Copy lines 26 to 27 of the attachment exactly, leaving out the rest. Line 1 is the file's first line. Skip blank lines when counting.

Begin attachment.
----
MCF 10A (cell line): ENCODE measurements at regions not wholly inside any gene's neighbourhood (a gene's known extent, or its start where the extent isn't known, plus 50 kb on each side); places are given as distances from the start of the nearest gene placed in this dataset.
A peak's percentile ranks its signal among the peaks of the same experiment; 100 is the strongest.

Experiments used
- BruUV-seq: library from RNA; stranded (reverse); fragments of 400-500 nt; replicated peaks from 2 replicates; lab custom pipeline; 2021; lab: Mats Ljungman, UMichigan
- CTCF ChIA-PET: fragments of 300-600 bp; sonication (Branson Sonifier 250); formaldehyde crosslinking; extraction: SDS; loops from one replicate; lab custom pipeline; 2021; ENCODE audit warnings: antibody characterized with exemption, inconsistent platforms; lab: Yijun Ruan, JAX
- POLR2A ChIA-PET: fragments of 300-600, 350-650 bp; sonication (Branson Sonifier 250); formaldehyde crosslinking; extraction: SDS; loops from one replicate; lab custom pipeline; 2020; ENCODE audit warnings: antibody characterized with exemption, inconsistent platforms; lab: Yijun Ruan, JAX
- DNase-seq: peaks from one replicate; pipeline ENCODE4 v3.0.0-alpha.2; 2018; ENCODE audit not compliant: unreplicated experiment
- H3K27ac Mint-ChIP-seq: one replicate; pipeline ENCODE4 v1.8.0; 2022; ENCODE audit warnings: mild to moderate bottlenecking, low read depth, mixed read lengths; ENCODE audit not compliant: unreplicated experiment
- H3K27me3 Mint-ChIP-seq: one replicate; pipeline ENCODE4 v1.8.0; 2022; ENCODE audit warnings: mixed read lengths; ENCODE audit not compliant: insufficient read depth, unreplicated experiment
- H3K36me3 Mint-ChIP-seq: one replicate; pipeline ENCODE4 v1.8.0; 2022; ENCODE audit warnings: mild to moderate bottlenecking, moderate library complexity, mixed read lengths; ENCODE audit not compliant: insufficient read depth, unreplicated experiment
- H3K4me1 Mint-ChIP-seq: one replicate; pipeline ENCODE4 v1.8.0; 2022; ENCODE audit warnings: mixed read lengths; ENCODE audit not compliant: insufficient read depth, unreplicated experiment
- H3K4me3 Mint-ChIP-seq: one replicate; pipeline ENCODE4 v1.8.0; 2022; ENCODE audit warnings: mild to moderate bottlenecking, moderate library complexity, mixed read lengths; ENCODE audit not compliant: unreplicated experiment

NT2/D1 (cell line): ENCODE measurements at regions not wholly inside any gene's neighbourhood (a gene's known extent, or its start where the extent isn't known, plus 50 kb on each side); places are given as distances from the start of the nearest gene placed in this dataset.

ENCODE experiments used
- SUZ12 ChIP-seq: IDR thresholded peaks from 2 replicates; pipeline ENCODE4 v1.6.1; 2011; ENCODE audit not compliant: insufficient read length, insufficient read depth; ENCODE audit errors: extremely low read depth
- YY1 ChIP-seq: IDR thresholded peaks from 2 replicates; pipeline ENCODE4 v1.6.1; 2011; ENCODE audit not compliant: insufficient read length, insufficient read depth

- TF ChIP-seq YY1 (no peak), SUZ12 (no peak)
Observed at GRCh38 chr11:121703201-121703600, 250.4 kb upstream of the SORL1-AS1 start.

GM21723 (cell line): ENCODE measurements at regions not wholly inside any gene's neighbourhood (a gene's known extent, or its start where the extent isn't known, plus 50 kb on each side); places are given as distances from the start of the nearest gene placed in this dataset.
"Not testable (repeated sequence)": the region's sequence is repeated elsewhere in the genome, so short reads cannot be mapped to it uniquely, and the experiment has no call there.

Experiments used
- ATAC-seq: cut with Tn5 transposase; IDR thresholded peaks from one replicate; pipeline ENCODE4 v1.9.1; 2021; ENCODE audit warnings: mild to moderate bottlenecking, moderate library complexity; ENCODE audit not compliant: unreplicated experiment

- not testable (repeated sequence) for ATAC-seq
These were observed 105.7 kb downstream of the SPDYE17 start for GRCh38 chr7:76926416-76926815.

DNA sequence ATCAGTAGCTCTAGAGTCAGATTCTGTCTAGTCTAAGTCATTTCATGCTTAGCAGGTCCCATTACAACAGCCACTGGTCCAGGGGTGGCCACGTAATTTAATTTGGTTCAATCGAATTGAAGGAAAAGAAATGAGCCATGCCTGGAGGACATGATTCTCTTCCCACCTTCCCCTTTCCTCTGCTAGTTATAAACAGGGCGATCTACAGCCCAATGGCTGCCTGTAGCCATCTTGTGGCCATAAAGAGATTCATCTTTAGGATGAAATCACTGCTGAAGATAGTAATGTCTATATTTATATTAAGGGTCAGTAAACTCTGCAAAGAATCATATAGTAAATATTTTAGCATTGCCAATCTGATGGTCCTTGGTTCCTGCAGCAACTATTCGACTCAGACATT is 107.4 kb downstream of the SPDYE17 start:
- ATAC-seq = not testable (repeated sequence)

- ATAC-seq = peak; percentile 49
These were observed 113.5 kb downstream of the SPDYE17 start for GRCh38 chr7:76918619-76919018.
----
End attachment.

- ATAC-seq = not testable (repeated sequence)

- ATAC-seq = peak; percentile 49